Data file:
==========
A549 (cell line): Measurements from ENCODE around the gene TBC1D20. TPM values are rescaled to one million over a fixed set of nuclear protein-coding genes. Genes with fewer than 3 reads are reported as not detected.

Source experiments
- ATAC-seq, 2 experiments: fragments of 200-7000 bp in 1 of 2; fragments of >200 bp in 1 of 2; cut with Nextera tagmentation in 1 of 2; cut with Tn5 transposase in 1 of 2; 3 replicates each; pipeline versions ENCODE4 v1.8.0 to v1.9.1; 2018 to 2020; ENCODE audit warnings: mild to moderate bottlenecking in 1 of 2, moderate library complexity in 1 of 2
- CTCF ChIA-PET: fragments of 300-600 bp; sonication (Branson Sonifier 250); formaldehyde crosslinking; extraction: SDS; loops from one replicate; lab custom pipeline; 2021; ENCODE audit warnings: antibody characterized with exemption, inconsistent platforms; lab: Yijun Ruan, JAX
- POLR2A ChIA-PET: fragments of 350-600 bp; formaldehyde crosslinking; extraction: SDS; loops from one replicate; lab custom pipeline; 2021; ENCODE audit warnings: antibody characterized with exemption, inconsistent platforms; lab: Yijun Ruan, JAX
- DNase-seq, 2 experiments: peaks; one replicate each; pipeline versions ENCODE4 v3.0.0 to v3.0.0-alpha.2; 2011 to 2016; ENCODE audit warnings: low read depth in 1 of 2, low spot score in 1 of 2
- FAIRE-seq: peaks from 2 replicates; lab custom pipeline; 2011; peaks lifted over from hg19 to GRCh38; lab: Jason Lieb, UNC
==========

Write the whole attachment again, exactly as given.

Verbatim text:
A549 (cell line): Measurements from ENCODE around the gene TBC1D20. TPM values are rescaled to one million over a fixed set of nuclear protein-coding genes. Genes with fewer than 3 reads are reported as not detected.

Source experiments
- ATAC-seq, 2 experiments: fragments of 200-7000 bp in 1 of 2; fragments of >200 bp in 1 of 2; cut with Nextera tagmentation in 1 of 2; cut with Tn5 transposase in 1 of 2; 3 replicates each; pipeline versions ENCODE4 v1.8.0 to v1.9.1; 2018 to 2020; ENCODE audit warnings: mild to moderate bottlenecking in 1 of 2, moderate library complexity in 1 of 2
- CTCF ChIA-PET: fragments of 300-600 bp; sonication (Branson Sonifier 250); formaldehyde crosslinking; extraction: SDS; loops from one replicate; lab custom pipeline; 2021; ENCODE audit warnings: antibody characterized with exemption, inconsistent platforms; lab: Yijun Ruan, JAX
- POLR2A ChIA-PET: fragments of 350-600 bp; formaldehyde crosslinking; extraction: SDS; loops from one replicate; lab custom pipeline; 2021; ENCODE audit warnings: antibody characterized with exemption, inconsistent platforms; lab: Yijun Ruan, JAX
- DNase-seq, 2 experiments: peaks; one replicate each; pipeline versions ENCODE4 v3.0.0 to v3.0.0-alpha.2; 2011 to 2016; ENCODE audit warnings: low read depth in 1 of 2, low spot score in 1 of 2
- FAIRE-seq: peaks from 2 replicates; lab custom pipeline; 2011; peaks lifted over from hg19 to GRCh38; lab: Jason Lieb, UNC